Robert Ameh.* (2006). Doing justice after conflict: the case for Ghana’s National Reconciliation Commission. Canadian Journal of Law and Society, 21(1), 85-109. Special Issue on Exceptions, Excuses, Norm(e)s. Doi:10.1353/jls.2006.0030
Robert Ameh. (2006). Uncovering truth: Ghana’s National Reconciliation Commission excavation of past human rights abuses. Contemporary Justice Review 9(4), 345-368.
Robert Ameh. (2004). Reconciling human rights and traditional practices: the anti-trokosi campaign in Ghana. Canadian Journal of Law and Society, 19(2), 51-72. https://doi.org/10.1017/S0829320100008139
Robert Ame. (2013). Traditional religion, social structure, and children’s rights in Ghana: the making of a trokosi girl. In Deborah Johnson, DeBrenna Agbenyiga, & Robert Hitchcock (Eds.) Vulnerable Children: Global Challenges in Education, Health, Well-Being, and Child Rights, (pp. 239-255). Springer Publishing Company.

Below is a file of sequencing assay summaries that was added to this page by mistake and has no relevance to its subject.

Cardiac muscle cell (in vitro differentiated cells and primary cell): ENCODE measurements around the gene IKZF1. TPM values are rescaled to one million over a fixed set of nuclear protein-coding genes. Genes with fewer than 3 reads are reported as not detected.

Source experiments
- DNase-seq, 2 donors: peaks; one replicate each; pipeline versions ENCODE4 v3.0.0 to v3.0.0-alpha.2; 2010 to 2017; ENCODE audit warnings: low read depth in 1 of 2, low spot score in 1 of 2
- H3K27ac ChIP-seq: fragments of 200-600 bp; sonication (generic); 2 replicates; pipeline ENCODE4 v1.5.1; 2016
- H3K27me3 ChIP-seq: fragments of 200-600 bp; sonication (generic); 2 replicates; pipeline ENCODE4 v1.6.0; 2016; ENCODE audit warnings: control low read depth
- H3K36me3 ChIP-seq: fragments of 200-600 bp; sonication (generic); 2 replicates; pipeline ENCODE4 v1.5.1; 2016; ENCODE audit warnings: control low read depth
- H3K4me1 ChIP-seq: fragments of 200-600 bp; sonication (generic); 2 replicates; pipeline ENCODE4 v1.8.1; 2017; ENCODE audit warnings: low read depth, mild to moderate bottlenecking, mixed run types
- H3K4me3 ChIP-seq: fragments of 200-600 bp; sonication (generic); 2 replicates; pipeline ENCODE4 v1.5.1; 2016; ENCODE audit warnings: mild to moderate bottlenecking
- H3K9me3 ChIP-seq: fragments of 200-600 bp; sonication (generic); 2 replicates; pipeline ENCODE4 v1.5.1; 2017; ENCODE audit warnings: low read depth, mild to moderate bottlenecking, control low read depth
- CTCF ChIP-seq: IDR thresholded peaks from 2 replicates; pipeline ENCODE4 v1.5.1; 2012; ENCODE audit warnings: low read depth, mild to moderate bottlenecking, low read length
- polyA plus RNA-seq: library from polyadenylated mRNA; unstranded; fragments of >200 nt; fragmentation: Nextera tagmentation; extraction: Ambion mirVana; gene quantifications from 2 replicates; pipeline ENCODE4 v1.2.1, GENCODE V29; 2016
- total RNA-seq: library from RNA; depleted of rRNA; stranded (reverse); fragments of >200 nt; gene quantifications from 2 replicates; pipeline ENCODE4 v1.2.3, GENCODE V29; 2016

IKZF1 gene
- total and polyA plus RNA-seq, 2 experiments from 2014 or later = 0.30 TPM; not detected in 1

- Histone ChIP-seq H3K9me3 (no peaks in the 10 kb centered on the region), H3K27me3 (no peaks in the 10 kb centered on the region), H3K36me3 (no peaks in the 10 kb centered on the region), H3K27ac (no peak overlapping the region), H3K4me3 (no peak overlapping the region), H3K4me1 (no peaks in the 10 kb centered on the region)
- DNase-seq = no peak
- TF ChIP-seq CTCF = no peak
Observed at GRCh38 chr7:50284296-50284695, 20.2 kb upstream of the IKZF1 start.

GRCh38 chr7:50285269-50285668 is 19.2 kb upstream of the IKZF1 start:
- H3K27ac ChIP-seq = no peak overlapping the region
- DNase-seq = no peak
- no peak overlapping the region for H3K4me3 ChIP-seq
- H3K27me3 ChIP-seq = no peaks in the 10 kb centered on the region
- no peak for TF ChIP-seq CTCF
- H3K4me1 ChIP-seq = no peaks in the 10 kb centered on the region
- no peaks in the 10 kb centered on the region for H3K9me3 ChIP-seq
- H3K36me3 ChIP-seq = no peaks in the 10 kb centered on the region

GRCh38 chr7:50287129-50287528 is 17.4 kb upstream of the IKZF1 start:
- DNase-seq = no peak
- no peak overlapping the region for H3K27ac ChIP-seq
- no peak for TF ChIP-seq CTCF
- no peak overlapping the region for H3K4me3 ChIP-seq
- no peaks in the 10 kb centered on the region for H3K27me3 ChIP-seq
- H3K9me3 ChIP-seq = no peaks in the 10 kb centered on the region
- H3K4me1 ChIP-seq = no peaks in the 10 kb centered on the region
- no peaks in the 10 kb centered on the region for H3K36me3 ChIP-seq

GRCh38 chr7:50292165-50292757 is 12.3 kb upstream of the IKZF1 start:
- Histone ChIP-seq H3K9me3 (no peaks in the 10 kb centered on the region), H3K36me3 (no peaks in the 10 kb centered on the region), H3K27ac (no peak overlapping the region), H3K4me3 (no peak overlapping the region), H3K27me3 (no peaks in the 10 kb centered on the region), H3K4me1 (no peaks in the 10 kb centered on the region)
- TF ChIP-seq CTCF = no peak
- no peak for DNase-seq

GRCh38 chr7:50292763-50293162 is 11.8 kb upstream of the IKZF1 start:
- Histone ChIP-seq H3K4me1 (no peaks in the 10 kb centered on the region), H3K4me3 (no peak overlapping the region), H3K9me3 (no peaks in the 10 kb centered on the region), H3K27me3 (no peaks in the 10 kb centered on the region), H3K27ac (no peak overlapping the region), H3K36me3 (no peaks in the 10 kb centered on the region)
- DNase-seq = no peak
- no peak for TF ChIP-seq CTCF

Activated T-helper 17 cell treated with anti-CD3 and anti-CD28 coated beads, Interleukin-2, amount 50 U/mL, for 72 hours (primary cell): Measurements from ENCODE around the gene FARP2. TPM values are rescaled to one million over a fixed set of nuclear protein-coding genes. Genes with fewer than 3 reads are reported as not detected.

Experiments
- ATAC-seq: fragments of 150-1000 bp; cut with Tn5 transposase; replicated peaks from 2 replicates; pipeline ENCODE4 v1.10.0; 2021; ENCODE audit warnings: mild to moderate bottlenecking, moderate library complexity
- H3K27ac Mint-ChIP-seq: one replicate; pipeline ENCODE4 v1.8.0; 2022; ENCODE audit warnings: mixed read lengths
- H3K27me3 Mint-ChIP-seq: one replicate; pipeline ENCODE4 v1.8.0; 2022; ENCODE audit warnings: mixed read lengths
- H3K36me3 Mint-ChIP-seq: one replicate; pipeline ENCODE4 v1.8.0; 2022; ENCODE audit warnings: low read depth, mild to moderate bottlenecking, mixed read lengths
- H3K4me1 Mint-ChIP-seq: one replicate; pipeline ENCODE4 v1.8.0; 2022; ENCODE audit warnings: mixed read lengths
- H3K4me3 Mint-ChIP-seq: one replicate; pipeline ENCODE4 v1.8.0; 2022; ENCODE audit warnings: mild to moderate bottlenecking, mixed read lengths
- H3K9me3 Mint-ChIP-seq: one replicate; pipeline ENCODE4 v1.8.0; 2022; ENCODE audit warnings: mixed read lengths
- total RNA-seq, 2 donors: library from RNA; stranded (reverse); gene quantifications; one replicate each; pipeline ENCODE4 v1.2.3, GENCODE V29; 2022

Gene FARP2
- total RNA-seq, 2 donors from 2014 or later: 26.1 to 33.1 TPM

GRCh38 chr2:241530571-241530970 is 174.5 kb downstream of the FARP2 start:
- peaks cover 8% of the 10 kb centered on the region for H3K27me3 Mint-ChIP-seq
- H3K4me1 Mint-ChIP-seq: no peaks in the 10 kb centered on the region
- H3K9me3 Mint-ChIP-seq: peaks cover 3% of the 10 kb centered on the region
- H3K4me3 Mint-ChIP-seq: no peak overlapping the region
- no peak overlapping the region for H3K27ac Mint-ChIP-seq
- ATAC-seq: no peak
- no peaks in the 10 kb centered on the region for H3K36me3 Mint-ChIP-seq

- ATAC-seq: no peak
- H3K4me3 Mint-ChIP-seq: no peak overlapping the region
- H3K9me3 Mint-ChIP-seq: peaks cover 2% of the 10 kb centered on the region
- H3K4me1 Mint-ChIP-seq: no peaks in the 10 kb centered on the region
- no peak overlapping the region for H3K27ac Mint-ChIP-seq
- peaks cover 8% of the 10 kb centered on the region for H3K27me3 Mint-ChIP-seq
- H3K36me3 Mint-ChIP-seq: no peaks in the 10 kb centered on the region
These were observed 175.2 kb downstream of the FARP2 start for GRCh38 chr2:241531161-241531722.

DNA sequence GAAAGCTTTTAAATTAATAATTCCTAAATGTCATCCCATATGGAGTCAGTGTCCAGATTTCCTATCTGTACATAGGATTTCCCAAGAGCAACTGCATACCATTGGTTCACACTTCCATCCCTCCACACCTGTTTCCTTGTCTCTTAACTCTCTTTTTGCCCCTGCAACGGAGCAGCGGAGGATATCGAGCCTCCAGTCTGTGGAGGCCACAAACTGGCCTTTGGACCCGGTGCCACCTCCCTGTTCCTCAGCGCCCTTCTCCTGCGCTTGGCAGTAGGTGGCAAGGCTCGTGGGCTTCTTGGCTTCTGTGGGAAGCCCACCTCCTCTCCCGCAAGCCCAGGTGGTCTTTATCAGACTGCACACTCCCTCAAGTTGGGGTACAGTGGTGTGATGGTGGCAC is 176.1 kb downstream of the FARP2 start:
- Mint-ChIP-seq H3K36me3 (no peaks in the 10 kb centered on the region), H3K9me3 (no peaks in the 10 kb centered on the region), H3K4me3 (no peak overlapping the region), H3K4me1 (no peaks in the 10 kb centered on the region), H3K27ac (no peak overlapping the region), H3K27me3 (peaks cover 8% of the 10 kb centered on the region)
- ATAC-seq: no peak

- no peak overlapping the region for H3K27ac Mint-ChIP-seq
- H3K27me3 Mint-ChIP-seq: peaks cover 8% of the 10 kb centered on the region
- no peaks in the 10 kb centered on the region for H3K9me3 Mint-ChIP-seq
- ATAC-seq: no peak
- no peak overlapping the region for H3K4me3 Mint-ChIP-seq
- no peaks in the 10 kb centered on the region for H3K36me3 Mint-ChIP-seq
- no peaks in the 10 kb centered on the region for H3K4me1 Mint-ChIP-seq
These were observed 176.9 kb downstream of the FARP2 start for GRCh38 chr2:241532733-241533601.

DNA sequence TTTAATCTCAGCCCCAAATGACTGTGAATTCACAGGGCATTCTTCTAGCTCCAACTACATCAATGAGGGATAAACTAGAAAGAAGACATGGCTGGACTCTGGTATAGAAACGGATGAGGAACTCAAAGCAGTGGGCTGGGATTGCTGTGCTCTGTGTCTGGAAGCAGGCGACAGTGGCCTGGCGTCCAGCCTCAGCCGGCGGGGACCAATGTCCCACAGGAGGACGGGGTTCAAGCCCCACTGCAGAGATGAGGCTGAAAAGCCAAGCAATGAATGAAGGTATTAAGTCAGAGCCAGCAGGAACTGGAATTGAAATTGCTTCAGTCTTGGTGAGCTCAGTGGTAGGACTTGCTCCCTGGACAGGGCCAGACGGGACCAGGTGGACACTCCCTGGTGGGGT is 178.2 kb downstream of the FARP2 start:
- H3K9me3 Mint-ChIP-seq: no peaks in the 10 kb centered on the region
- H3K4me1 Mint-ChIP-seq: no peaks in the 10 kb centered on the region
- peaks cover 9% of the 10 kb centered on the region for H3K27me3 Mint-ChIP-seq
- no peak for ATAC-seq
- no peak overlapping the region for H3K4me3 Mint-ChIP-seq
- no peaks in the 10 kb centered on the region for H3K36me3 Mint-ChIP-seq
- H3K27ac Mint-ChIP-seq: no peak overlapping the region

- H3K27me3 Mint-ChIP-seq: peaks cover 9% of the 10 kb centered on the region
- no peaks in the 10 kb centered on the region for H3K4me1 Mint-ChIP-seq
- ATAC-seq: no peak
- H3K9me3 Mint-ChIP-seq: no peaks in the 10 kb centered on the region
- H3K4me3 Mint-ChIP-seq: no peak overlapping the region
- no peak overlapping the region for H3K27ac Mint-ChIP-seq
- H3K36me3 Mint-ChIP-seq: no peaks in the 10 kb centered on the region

Robert Ame. (2011). Children’s rights, controversial traditional practices, and the trokosi system: a critical socio-legal perspective. In Robert Ame, DeBrenna Agbenyiga, and Nana Apt (Eds.) Children’s Rights in Ghana: Reality or Rhetoric?, (pp.129-148). Lanham, MD: Lexington Books.
Robert Ameh.* (2004). Human rights, gender, and traditional practices: the case of trokosi practice in West Africa. In Anita Kalunta-Crumpton and Biko Agozino (Eds.) Pan-African Issues in Crime and Justice, (pp. 23-39). Aldershot, UK: Ashgate Press.
* My surname was changed with the Registrar General of Ontario in 2008. Hence, my works prior to 2008 bear the surname “Ameh,” while those after 2008 bear the surname “Ame.”